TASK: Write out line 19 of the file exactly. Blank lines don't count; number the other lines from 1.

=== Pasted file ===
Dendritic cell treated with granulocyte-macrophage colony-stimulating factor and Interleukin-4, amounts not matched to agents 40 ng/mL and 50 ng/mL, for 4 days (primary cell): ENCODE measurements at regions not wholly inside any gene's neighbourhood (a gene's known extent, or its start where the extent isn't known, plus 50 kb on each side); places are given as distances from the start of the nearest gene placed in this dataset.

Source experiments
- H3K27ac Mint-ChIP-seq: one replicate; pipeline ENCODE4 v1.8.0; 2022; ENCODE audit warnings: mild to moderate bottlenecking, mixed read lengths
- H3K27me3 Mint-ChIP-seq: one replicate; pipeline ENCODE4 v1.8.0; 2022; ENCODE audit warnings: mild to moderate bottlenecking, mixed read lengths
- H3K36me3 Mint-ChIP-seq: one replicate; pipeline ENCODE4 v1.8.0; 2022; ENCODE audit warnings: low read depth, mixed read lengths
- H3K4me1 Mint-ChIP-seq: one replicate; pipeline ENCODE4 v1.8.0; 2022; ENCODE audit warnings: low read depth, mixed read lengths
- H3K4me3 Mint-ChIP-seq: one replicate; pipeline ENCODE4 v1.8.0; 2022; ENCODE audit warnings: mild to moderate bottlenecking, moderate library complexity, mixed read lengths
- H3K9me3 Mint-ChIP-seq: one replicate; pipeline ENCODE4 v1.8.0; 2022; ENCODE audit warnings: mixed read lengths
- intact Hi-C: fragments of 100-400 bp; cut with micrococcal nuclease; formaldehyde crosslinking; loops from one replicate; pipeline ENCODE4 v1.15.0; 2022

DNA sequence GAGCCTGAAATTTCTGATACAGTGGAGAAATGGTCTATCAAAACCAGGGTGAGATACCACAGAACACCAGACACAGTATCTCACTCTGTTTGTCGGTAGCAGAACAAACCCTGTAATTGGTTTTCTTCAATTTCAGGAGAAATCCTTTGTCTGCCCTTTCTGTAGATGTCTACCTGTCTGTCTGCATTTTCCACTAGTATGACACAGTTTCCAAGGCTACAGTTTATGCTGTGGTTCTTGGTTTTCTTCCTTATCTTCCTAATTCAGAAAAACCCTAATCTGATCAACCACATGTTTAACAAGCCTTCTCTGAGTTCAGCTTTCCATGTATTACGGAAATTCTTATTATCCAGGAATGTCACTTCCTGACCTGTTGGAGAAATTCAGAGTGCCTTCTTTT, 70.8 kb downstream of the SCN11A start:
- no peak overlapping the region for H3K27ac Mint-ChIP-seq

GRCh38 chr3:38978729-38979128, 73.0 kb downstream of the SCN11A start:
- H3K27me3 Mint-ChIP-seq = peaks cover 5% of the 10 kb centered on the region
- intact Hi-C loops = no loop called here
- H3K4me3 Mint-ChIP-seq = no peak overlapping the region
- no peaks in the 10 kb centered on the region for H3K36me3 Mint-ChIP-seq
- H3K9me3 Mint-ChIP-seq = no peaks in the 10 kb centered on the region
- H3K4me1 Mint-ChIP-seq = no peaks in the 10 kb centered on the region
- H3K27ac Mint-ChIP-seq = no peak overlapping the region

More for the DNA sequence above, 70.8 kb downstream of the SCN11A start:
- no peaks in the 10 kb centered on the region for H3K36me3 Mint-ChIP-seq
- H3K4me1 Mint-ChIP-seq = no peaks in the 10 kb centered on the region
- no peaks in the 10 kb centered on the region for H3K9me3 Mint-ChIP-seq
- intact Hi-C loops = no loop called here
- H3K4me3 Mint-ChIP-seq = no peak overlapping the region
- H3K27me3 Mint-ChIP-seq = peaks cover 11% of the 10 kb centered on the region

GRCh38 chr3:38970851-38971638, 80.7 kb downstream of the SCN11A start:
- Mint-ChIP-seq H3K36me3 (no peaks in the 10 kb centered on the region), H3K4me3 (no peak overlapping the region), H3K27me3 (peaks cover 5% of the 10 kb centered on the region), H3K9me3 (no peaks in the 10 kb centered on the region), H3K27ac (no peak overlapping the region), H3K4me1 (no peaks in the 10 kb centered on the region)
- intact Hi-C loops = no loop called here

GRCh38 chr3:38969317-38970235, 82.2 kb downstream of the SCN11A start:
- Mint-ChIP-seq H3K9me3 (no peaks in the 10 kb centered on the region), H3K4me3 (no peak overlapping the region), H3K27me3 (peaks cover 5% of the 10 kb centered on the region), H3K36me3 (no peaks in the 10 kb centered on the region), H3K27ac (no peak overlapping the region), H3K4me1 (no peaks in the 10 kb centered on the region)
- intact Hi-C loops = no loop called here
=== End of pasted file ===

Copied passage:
- H3K27ac Mint-ChIP-seq = no peak overlapping the region